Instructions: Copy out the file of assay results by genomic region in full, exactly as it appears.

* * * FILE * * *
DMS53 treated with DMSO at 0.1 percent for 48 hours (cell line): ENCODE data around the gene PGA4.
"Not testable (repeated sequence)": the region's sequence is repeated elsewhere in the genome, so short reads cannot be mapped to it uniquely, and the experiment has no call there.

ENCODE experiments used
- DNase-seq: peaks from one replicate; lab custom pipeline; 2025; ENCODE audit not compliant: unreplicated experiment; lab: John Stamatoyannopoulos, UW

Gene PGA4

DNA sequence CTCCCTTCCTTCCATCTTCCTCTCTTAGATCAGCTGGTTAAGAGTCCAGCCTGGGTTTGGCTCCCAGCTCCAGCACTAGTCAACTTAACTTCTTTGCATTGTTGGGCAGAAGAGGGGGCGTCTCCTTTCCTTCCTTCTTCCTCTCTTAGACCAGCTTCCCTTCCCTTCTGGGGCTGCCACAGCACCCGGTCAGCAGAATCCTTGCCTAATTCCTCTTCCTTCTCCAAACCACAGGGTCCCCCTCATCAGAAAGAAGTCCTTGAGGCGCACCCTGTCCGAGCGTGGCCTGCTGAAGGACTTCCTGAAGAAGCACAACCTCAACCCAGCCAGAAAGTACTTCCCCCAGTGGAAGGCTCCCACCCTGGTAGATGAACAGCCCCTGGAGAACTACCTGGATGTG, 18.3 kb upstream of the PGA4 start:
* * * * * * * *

DMS53 treated with DMSO at 0.1 percent for 48 hours (cell line): ENCODE data around the gene PGA4.
"Not testable (repeated sequence)": the region's sequence is repeated elsewhere in the genome, so short reads cannot be mapped to it uniquely, and the experiment has no call there.

ENCODE experiments used
- DNase-seq: peaks from one replicate; lab custom pipeline; 2025; ENCODE audit not compliant: unreplicated experiment; lab: John Stamatoyannopoulos, UW

Gene PGA4

DNA sequence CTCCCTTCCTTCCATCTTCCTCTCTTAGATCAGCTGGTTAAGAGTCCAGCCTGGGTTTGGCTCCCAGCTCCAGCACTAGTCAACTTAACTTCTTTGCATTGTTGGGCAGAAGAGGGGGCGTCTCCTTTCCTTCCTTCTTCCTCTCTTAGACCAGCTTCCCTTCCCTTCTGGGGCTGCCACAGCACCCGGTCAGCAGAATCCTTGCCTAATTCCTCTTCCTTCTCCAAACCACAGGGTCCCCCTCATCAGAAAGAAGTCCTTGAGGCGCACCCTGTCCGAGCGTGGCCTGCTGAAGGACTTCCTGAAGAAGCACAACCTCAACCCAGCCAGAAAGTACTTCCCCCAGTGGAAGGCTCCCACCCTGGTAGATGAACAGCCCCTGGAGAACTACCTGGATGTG, 18.3 kb upstream of the PGA4 start: